Figure 2
99mTc methylene diphosphonate whole-body bone scan showed active lesions in the left costomanubrial junction and first rib (arrow) (A). Pelvis anteroposterior radiograph demonstrated symmetrical joint space obliteration in the upper two-thirds of both ...
Figure 3
Swollen costochondral joint (arrow) and multiple pustular skin eruptionson the neck and trunk. The rash appeared as crops of clear, deep-seated, tapioca-like vesicles, and was very itchy. Results of a skin puncture biopsy were consistent with dyshidrotic ...

DISCUSSION

The spondyloarthropathies comprise a diverse group of inflammatory arthritis conditions that share certain genetic predisposing factors and clinical features. The pathogenesis of spondyloarthropathies is still not well defined. Recent studies have provided insight into distinct pathogenetic mechanisms underlying ankylosing spondylitis and reactive arthritis that arise from a complex interplay between genetic factors (including HLA-B27) and environmental factors.2 The pathogenesis of Reiter's syndrome may involve molecular mimicry between bacterial fragments in synovial fluid and the HLA-B27 molecule. Most (70-80%) patients with Reiter's syndrome are positive for HLA-B27, as compared with only 6% of the general population. The arthritis may be perpetuated by the induction of cytotoxic T lymphocytes by microbial fragments in the joints, but these cytotoxic T lymphocytes have specificity for HLA-B27-positive cells. The presence of HLA-B27 may allow stronger or persistent microbial invasion.3

Reactive arthritis usually has a self-limited course of 3 to 12 months, but up to 50% of patients experience recurrent bouts of arthritis, and 15% to 30% of them develop chronic symptoms of the disease.4 Extra-articular manifestations such as ocular inflammation, enteritis, mucocutaneous lesions, urethritis, and (rarely) carditis provide essential support for a diagnosis of reactive arthritis. However, neurological complications are rare.5 There have been only a few case reports of polyneuropathy, cranial nerve palsy, or myelopathy in Reiter's syndrome.6,7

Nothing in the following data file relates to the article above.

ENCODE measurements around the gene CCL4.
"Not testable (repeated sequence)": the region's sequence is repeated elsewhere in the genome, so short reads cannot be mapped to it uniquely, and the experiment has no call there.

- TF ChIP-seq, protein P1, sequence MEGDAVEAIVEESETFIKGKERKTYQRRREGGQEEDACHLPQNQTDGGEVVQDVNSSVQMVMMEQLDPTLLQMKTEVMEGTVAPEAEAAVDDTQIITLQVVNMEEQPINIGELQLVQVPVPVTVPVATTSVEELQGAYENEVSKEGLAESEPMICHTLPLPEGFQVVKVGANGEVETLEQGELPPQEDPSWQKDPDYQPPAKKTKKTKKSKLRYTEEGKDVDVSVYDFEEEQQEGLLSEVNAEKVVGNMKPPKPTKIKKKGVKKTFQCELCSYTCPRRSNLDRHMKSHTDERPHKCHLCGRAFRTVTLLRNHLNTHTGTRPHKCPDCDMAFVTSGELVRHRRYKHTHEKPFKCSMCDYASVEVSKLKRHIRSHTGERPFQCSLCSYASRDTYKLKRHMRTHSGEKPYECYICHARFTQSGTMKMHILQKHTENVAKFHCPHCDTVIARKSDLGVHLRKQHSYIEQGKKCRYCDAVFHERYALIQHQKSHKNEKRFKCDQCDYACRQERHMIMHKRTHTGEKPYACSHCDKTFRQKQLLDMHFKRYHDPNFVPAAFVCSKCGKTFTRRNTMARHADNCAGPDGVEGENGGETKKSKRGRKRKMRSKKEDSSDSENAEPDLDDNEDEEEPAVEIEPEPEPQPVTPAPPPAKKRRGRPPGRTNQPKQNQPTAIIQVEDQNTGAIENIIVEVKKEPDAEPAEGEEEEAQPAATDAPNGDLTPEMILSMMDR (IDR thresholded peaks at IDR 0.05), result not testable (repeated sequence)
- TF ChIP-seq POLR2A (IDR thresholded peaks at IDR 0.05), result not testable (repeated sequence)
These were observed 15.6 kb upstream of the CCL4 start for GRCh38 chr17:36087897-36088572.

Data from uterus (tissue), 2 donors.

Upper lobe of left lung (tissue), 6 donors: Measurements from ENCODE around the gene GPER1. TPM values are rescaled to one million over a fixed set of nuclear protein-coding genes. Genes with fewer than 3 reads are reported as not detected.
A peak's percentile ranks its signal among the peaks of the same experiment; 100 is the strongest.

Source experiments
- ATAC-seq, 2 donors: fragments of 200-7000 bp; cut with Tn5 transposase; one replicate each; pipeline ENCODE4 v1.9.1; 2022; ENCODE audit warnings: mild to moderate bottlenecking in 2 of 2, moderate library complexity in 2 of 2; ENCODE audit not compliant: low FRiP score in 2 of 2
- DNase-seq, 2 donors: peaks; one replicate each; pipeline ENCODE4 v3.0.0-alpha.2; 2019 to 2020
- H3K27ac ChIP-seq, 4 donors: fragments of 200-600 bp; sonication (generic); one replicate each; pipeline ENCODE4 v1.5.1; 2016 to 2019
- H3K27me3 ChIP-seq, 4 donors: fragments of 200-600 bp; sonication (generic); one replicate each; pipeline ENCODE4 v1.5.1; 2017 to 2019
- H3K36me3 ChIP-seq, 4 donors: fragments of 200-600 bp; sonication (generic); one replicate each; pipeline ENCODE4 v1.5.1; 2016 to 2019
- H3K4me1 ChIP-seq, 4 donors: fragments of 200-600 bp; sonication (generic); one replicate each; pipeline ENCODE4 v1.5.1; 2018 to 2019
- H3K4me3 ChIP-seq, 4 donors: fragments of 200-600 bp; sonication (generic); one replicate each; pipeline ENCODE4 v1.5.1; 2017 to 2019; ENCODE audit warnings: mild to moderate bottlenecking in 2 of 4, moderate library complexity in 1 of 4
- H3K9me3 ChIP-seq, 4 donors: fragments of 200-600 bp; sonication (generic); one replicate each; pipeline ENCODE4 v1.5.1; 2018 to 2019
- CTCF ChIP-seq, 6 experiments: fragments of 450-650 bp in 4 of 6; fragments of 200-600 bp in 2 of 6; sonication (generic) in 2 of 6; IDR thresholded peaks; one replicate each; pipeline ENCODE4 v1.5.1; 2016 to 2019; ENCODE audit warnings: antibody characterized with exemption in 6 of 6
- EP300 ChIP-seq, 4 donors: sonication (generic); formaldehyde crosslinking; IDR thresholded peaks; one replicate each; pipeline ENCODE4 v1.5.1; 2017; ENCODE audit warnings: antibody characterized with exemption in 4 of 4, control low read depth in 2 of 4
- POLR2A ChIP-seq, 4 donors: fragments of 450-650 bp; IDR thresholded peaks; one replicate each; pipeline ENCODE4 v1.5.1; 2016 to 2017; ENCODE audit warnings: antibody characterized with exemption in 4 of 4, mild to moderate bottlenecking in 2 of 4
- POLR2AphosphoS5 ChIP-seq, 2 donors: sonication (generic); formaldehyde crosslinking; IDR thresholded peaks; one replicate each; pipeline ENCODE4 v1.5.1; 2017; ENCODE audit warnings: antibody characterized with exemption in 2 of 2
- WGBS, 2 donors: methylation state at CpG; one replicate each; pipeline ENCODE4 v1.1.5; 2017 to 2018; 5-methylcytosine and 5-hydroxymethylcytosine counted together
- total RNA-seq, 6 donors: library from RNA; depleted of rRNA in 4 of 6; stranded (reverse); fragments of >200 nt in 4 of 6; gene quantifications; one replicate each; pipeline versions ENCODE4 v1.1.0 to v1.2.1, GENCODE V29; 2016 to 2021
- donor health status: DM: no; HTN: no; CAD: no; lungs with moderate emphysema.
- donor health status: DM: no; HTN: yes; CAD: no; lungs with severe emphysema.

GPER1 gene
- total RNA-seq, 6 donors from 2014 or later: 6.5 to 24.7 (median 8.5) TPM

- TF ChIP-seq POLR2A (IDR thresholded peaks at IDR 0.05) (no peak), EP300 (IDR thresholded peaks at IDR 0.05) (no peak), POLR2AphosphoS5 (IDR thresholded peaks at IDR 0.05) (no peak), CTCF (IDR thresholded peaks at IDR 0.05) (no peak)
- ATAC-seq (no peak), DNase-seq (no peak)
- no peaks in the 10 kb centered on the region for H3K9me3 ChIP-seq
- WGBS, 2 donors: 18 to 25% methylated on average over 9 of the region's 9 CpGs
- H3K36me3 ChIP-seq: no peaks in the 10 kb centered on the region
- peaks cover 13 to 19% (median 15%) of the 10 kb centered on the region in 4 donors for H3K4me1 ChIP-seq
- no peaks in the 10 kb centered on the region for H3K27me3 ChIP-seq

Whilst there were gastrointestinal symptoms in this case, stool examinations provided no laboratory evidence of preceding infection. There also was no preceding urethral discharge or notable infections. The patient visited our clinic at 7 months after the onset of the first symptoms. The high dose of steroids administered might have inhibited a systemic inflammatory reaction. According to a previous report, approximately only 60% of such cases have evidence of previous infection detected either by serology or by cultures from urogenital or stool samples.8 Nonsteroid anti-inflammatory drugs (NSAIDs) and sulfasalazine are effective treatments for reactive arthritis, and methotrexate can also be beneficial.9 Our patient did not respond to NSAIDs, but methotrexate and sulfasalazine relieved his neurological symptoms and arthralgia, making them stable during a 5-year follow-up.

The association between reactive arthritis and cervical myelopathy was not clear in this patient, but there were some features suggesting Reiter's syndrome as a cause of the myelitis. First, the gastrointestinal symptoms that appeared before the development of cervical myelopathy might have reflected a preceding infection that initiated an autoimmune reaction, which led to myelitis and systemic inflammation. Initial urinary tract infection and costochondral tenderness at the time of the first attack of myelitis might be indicative of Reiter's syndrome. Second, despite the application of steroid pulse therapy, recurrences of progressive myelopathy associated with systemic symptoms of the skin and joints, and the positivity for HLA-B27 suggest other causes of myelitis. Third, both neurological symptoms and the arthritis that was resistant to the steroid pulse therapy did not recur after sulfasalazine and methotrexate treatment.

In conclusion, Reiter's syndrome should be considered in the differential diagnosis of cases of progressive myelopathy with multiple arthritis, urethritis, and skin lesions.

References

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8. Fendler C, Laitko S, Sorensen H, Gripenberg-Lerche C, Groh A, Uksila J, et al. Frequency of triggering bacteria in patients with reactive arthritis and undifferentiated oligoarthritis and the relative importance of the tests used for diagnosis. Ann Rheum Dis. 2001;60:337–343. [PMC free article] [PubMed]
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Articles from Journal of Clinical Neurology (Seoul, Korea) are provided here courtesy of Korean Neurological Association